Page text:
The 17-nation monetary bloc’s economy is contracting again, marking the second time since 2009 the continent has likely slipped into recession. Here’s a look at the latest quarterly numbers, showing a 0.1% decline month-over-month.
Before you start rending your garments and gnashing your teeth, let’s just remember that the short-hand description of “recession” that everyone appears to be using here is two consecutive quarters of shrinking GDP. Technically that’s what we’ve got. But remember that GDP can be revised seven ways to Sunday. So it’s not impossible to imagine that 0.1% of contraction could swing into expansionary territory in the second swipe.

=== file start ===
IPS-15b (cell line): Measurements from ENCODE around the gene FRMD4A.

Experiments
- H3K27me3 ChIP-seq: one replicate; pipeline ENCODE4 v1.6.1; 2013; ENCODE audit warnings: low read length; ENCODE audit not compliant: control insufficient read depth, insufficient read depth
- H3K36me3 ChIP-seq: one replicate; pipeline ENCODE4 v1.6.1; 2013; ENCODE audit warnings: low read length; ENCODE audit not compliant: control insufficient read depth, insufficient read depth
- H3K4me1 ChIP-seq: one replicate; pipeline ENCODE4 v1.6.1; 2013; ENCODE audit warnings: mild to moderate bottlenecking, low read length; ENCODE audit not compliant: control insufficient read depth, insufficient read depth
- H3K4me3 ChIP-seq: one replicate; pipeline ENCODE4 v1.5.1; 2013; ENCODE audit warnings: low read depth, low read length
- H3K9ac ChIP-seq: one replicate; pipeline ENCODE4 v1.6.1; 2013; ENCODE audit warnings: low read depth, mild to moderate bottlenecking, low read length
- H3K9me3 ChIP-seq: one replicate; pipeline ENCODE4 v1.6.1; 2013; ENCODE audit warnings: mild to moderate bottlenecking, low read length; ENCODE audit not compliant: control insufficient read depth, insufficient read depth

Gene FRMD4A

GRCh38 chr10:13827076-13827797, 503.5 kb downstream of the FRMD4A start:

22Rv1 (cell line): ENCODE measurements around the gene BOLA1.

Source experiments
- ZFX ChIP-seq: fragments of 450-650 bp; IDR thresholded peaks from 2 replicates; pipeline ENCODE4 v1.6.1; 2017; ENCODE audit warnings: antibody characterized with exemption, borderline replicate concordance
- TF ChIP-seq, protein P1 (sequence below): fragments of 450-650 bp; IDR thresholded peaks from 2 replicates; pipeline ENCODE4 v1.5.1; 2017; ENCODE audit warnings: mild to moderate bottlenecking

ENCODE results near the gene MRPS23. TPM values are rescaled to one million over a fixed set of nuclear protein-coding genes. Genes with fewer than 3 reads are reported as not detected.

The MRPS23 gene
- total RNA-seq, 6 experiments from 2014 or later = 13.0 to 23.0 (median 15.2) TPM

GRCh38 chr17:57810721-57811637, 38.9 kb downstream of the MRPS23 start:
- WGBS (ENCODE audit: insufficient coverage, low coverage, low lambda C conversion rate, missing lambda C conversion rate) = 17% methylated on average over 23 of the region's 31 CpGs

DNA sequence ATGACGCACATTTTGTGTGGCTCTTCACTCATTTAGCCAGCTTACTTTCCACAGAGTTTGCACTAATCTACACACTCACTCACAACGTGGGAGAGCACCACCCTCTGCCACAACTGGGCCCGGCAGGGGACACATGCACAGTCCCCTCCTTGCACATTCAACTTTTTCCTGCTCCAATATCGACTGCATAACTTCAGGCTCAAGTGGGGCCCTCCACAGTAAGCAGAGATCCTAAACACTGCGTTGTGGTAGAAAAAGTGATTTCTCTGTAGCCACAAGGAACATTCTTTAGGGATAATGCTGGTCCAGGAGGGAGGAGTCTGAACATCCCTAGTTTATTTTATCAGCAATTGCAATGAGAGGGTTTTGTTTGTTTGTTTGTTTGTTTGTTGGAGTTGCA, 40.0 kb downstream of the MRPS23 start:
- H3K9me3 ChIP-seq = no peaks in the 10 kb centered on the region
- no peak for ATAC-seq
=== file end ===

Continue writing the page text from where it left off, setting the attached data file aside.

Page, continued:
Even if it does, though, it doesn’t really matter. The point here is that the European economy is very weak.
And nobody should be surprised. The flow of capital through the banking system is pretty screwed up, which doesn’t bode well for the private sector, where confidence is awful. And governments are competing to cut spending at a time when growth was already fragile. Here’s what economists at economic consultancy Lombard Street Research had to say:
The outlook in the euro-zone is for an intensifying recession. Fiscal retrenchment will be a drag on domestic demand throughout the single currency into next year. Permanent fiscal squeeze is well established in the debt-ridden periphery, but will become an increasing influence in larger economies too.